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Roof

The exciting part came up when we took a walk along a long winding dark underground tunnel that led us to the garage and the horse stable. The stable, once upon a time, was home to six gorgeous stallions. Each stall had the name of the horse carved in it and looked royal. The garage displayed refurbished vintage cars, which seemed fabulous to wheelcrazy me.

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Some of the rooms, on the upper floors, are converted into war museums in order to treasure the artifacts from World War I and II.

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We saw some interesting signs along certain articles like the below.

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These days, the library and the conservatory are used as wedding venues. In fact, just as we were leaving, we saw the staff getting the place ready for such a function and for a fleeting moment, we thought of lingering back and crashing the party!

27 May 2014

Toronto’s Artsy District

If you are a first-time visitor to Toronto, you would have certainly got the suggestion to visit the Distillery District, considered a ‘happening place in town’! It is a fashionable area that is also a heritage site. Having cultural leanings, the Distillery District houses a slew of art and craft shops. It is also an entertainment hotspot with many restaurants and cafes to complement the ambience.

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Located in downtown Toronto, near Harbourfront, the Distillery District is listed under the National Historic Sites of Canada. Originally, it was the Gooderham and Worts Distillery, which was founded in 1832 and which closed down in 1990. Since then, the area was preserved as it contained one of the rarest assortments of Victorian buildings and heritage architecture.

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Later, the place was redeveloped into a classy and arty hub. This was done with the intention of keeping away the commercialization prevalent in the surrounding areas. This change proved transformational and the end result is now clearly visible in the district’s designer boutiques, design studios, art galleries, and high-end cafes. Once in, you are mesmerized by the magic of the red brick buildings adorned by green doors and windows. On googling, I found that the shade of green was called British racing green, a phrase originating from the international motor racing colour of the United Kingdom.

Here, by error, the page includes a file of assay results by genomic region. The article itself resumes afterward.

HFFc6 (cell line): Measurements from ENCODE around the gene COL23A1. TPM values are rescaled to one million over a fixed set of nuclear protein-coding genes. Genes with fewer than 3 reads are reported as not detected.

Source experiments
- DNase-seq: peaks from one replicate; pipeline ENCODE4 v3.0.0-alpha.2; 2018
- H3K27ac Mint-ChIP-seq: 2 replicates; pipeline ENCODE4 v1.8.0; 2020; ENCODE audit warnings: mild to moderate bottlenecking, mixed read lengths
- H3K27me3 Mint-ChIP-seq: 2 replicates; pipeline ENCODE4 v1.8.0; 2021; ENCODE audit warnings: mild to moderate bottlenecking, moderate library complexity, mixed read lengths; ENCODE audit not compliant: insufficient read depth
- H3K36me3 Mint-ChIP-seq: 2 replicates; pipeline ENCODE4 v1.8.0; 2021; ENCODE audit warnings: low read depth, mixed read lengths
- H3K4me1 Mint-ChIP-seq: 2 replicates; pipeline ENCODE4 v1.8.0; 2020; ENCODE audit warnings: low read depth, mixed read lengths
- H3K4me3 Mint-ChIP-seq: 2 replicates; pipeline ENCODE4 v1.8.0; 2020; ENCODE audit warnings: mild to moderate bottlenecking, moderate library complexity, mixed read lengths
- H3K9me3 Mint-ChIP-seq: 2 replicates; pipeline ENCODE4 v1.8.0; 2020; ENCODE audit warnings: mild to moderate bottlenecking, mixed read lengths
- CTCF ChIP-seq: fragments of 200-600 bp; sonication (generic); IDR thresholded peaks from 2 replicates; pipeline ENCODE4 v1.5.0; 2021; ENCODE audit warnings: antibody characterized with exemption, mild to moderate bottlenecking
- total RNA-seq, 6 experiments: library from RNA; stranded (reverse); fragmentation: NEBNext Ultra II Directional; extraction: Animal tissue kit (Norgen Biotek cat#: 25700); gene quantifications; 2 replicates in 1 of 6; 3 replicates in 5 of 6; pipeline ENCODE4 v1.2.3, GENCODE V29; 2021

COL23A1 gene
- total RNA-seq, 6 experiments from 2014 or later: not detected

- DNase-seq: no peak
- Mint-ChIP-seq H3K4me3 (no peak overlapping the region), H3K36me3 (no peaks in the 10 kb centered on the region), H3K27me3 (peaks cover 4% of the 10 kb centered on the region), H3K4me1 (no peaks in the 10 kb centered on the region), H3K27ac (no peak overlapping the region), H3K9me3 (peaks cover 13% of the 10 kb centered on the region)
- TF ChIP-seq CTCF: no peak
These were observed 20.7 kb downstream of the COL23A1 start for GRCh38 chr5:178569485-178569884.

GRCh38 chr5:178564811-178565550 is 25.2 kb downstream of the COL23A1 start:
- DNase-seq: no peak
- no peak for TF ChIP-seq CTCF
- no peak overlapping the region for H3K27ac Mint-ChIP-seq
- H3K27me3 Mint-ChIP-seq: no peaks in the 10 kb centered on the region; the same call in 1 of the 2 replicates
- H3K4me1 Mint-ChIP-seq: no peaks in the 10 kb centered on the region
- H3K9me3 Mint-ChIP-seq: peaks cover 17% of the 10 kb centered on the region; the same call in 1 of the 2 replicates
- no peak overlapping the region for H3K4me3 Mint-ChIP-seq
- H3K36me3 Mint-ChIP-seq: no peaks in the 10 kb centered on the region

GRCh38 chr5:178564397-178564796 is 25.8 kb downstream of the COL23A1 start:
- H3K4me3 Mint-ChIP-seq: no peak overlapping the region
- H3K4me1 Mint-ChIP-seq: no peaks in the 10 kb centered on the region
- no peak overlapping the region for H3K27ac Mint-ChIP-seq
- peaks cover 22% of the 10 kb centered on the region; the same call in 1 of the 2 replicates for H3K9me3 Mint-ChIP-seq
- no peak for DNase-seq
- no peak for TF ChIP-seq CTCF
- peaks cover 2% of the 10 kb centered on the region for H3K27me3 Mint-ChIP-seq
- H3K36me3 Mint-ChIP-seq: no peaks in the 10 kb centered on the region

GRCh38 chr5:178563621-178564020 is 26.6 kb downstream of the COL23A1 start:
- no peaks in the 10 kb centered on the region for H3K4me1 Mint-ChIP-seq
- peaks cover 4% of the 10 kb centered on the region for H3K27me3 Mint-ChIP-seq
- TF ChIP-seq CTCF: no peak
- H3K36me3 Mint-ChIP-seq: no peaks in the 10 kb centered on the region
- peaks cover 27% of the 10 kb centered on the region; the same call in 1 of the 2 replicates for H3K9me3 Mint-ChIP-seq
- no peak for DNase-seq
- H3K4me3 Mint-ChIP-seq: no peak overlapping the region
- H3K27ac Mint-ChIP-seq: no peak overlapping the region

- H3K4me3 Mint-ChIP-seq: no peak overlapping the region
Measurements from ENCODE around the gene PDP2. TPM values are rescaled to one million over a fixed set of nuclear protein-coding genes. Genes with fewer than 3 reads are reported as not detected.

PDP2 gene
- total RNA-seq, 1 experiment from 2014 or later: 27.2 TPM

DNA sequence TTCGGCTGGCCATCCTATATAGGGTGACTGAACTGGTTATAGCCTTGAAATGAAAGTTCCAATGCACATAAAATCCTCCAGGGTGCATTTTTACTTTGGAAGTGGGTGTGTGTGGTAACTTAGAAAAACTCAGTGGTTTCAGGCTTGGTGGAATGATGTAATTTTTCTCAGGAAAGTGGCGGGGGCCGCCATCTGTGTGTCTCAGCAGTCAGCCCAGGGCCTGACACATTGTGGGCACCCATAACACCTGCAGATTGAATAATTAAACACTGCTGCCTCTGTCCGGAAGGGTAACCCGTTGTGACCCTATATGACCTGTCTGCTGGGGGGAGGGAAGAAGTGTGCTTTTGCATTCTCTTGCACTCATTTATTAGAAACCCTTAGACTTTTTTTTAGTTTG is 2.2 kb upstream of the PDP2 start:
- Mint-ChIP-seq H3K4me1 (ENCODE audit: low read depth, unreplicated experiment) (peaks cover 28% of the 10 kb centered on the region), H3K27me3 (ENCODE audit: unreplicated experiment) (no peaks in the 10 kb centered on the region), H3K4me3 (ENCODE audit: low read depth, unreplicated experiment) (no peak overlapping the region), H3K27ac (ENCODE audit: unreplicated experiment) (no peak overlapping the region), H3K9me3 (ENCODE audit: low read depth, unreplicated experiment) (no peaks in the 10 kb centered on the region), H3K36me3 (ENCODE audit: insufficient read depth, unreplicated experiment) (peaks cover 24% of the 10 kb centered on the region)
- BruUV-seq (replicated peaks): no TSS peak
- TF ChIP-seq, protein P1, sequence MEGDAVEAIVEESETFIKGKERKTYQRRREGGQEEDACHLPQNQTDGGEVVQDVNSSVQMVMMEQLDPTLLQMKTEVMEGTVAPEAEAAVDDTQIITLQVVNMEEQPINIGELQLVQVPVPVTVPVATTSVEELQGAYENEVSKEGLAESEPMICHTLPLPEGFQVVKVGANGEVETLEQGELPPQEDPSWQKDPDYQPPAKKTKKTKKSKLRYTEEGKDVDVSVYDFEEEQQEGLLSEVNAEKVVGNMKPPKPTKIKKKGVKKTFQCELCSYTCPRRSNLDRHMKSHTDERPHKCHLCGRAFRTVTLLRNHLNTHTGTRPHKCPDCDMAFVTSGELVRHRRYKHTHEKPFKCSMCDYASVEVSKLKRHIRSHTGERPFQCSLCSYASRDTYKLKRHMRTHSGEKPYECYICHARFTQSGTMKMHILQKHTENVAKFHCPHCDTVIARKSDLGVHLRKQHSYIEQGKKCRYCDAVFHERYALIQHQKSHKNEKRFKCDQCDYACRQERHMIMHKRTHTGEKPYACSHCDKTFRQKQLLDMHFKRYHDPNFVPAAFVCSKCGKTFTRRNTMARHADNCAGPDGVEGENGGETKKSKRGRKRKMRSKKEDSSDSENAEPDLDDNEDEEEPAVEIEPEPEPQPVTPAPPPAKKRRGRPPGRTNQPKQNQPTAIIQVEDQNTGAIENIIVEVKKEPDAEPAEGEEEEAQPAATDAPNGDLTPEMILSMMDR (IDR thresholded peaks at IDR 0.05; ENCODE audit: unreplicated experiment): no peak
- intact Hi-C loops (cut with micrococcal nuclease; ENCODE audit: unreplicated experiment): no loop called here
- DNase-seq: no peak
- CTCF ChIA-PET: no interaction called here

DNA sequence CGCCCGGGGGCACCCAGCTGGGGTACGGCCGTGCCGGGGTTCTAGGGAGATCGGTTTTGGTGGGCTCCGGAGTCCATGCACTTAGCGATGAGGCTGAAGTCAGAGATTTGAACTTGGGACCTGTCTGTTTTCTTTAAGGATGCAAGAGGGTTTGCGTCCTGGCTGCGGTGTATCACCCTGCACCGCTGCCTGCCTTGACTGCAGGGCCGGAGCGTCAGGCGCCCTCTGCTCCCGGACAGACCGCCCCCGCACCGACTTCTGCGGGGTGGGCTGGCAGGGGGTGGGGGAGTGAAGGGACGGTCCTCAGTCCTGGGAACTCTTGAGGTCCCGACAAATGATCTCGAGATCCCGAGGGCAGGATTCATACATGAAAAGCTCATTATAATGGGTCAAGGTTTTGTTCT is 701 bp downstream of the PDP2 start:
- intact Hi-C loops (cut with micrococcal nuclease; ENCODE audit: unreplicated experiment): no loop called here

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The hi-storied stone buildings have an aesthetic appeal. Spread over 13 acres, there are around 40 buildings and 10 streets. A short clock tower marks the center of the district. The last time I was there, people had put up tents to showcase their artwork, which was part of an art exhibition that was going on, along the main Trinity Street.

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Sadly, we couldn’t take pictures of the articles inside any of the art boutiques or you would have wondered at the display of everyday objects turned into the most unique items, brimming with creativity. Inside the district were designer furniture shops, clothes boutiques, candle stores, jewellery stores, and also event management companies and performing art schools.

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The place offers a variety of fine dining restaurants serving different cuisines such as Italian, Mexican, seafood, etc. A cocktail lounge and a bar and a grill restaurant completed this selection. We dined at a Mexican restaurant, Elcatrin Destileria, that was playing loud music while the waiters donned painted faces and looked scary. Apparently, it was for an event scheduled for the night. Wonder how many guests turned up!

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We also saw many people stroll around the vicinity with a coffee in hand from the rustic-looking Balzac’s Coffee Roasters.